The impact of play on children

The impact of play on children

For children, play is much more important than we realize sometimes. We’ve gathered some research about this so you can learn with us.

1. Creative activities help kids to manage their emotions

Creative play as an emotional outlet.

For children it’s not always easy to express their emotions, often they haven’t learned to understand their emotions and to translate them into words. When participating in creative play children have a let-out for what they’ve experienced and as a parent, you can help them understand what they are feeling.

2. Creative activities are good to help your kid develop social skills

How can children learn that we're all equal, but not the same?

Understanding that other people are different from us is a very important thing for our children to learn. Creative activities help show children that others often do things differently than us.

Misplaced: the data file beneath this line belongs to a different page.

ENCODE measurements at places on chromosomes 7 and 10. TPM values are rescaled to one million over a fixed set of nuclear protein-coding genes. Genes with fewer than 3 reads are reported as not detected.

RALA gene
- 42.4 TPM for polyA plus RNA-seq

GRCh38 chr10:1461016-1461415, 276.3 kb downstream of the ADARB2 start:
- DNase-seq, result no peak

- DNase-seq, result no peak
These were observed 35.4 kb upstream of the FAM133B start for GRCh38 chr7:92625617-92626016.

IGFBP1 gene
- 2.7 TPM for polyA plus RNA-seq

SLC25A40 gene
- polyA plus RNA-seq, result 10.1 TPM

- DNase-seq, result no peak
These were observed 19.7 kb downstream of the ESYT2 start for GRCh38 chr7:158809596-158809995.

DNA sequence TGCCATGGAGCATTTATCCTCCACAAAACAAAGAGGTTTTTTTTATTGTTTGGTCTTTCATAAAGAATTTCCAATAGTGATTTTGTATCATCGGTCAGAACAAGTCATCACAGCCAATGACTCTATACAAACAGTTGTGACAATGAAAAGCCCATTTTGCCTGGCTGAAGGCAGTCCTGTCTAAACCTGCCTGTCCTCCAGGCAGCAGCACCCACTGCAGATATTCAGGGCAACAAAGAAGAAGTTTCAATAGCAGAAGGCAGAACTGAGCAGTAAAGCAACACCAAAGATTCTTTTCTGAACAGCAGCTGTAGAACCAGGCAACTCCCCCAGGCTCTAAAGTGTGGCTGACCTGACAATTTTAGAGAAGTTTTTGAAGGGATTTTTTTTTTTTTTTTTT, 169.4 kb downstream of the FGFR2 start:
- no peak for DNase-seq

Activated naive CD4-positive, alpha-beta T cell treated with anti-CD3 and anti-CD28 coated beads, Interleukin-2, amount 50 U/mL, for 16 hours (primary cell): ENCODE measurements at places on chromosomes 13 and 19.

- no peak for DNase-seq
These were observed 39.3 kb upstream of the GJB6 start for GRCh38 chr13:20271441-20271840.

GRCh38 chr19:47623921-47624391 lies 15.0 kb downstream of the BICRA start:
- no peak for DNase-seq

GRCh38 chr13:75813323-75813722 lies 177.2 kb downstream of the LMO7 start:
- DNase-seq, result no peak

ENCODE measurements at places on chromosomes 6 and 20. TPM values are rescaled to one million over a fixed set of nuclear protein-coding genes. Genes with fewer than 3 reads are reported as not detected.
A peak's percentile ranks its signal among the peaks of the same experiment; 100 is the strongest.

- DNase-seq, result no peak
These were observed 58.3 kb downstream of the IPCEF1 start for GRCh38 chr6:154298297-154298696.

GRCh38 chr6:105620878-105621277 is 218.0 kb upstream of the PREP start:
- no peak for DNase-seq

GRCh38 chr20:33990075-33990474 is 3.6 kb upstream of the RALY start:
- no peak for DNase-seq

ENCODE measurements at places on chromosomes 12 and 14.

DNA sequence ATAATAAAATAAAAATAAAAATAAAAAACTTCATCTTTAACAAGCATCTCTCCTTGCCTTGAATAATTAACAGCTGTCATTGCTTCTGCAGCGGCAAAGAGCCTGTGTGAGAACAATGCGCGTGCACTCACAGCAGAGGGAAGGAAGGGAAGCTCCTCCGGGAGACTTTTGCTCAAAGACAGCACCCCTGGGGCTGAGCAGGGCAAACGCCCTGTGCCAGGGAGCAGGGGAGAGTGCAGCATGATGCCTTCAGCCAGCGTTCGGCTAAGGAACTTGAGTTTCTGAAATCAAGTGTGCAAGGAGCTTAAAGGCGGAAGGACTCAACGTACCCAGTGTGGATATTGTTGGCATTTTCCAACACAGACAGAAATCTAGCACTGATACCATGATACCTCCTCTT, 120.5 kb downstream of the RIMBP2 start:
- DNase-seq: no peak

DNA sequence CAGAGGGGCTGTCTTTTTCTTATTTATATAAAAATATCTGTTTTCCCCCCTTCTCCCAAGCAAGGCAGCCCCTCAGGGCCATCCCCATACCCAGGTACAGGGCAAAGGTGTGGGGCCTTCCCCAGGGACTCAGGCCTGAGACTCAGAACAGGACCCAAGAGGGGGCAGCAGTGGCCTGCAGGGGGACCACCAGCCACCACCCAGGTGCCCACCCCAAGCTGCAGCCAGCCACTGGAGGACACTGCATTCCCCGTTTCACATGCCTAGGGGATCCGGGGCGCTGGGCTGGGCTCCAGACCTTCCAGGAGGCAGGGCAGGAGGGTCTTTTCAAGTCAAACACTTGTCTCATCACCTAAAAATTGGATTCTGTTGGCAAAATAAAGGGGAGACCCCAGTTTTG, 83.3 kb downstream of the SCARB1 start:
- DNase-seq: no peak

3. Creative activities help with physical development

What's the difference between gross motor skills and fine motor skills?

There is a wide range of skills involved when being creative. We can split them into two groups: gross and fine motor skills. With dancing, acting and movement, children train their gross motor skills including balance and spatial awareness. Meanwhile, art and crafts help support fine gross motor skills and hand and eye coordination.

4. Creative activities help with intellectual and cognitive development

Creative activities help your child to develop many thinking skills. These skills include- problem-solving, developing their imagination, concentration and critical thinking. By exploring different materials and tools, discovering new concepts and techniques, children can develop their ideas and their understanding of the world.

5. When parents participate in creative activities it helps your child’s wellbeing

Our lives are busy, and children’s lives can be incredibly busy too.

Going from one activity to another can make for frantic days and children can be under increased pressure to try to be good at everything. Taking time out to be led by your child and to be playful and have fun together, is good for both your child and you. You don’t even have to have an end goal in mind. Just being in the moment, enjoying the time together, and giving your child undivided attention, can provide a wonderful shared bonding experience. 

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